And finally…

      7. Fearlessly evolve

      Just because you’ve achieved a certain level of success or fame doesn’t mean you should lean back on it. No team needs tin gods. Technologies, markets, and customers change every day. Learn. Grow. Evolve.

      Jon came to our agency at a time when we were evolving as an early digital player in the market. His background was in print—direct mail print to be precise, for a famous tobacco brand. But you’d have thought he wrote the standards for the IAB, as he was always hungry to ensure that our ideas were being delivered in the best possible way. We won awards because he understood the message AND the medium.

      At WebMechanix, we have a similar core value called “Learnaholic.” It’s a yearning to know more, to be better educated about the methods and tools to produce the best work possible. And as leaders, we should always be at the tip of the spear, able to learn from and teach our teams.


      As I look back over this article, it almost feels like I’m eulogizing Jon. Not to fear—he’s still alive and well, producing fantastic work for clients, enjoying the Atlanta Braves games by his lake cabin (where he ALWAYS had our team over during the summers), and drawing cartoons that delight. While I don’t get to work with him anymore (oh yes, that’s the eighth point… he always treated us like peers), I can’t thank him enough because his mentorship has, in turn, improved every creative I’ve worked with.

      Click here for the full post

      MTM Ep#19: 4 Steps to building a powerful brand with Deb Dulin

      Welcome back to another episode of More Than Marketing. I'm your host, Arsham Mirshah. We're chatting with Deb Dulin of Dulin Design, branding extraordinaire Deb Dulin. We talk about why branding is as a foundation for any business and the 4 steps to building a powerful, respected brand.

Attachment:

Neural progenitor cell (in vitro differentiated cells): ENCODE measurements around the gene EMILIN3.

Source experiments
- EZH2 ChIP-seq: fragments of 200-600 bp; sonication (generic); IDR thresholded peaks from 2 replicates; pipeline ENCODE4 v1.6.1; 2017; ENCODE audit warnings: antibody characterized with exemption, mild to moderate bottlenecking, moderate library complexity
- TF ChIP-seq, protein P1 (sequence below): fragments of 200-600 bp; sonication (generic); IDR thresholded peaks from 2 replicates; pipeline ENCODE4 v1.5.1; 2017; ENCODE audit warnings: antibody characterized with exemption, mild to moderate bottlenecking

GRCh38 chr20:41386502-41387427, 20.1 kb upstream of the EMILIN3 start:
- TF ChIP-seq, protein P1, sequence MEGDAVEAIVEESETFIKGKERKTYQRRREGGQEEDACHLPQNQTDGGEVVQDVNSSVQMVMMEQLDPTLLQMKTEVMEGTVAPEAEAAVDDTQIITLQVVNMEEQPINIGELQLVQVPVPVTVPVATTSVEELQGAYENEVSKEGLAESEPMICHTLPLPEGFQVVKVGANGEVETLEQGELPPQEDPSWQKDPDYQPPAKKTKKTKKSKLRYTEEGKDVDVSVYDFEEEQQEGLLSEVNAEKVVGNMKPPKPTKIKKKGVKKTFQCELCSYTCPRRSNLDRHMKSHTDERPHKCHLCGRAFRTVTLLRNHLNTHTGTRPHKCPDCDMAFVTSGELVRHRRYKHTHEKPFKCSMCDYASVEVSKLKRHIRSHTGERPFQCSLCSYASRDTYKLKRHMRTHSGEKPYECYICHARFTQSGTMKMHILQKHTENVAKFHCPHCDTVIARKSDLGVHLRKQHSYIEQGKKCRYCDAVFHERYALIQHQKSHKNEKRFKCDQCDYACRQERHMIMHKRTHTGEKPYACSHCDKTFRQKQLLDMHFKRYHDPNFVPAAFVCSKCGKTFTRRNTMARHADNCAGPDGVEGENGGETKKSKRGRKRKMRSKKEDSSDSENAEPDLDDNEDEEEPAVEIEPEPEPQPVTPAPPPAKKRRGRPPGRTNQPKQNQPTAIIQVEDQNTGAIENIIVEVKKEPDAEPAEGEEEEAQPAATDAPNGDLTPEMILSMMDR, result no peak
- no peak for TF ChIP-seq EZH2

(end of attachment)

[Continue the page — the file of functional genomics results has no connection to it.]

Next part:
Listen on Spotify:


      - [Deb] In order to increase your market recognition and differentiate you from your competition you really need to have that brand foundation solidified. Because that way you can roll out any sort of marketing effort and your customers and potential customers will recognize you for the same great company that you are.

      - Hey hey we're back, another episode of More than Marketing I'm your host Arsham Mirshah, I am joined today with branding extraordinaire Deb Dulin.

      - Hi there.

      - Did I get it right?

      - Yes, perfect.

      - I got it right. Cool, thank you for joining me. Thanks for coming today. I appreciate that, this is More than Marketing. We span topics all the way from branding I think is maybe one end of the spectrum and then the other end might be like sales enablement or something like that or direct response or something like that. So thank you for coming and helping me kinda go to what I call an end of the spectrum do you view it that way?

      - I view it more as a foundation for any business. You know, a lotta times businesses get going and they're just trying to get making money and pick things up and the marketing and branding is very scattered as needed, and in order to increase your market recognition and differentiate you from your competition you really need to have that brand foundation solidified because that way you can roll out any sort of marketing effort and your customers and potential customers will recognize you for the same great company that you are.

      - Got it, I like it okay. So it's a foundation, that's good. So that makes sense when I say one end of the spectrum it's like hey maybe you should start with your brand and have that foundation to build on top of, so to speak.

      - Right, yeah I mean a lot of times though we work with businesses that are already established and we can come in and help them tighten it up and that's, and a lot of the things we're gonna talk about today are things they can do themselves.

      - Really?

      - It's really just organizing the assets that you already have and sitting down and giving it some thought. You know if you want to take it to the next level someone like myself and my team could help with that. But these are just four simple steps we can take, you can take as your organization to just organize what you already have and make it more consistent.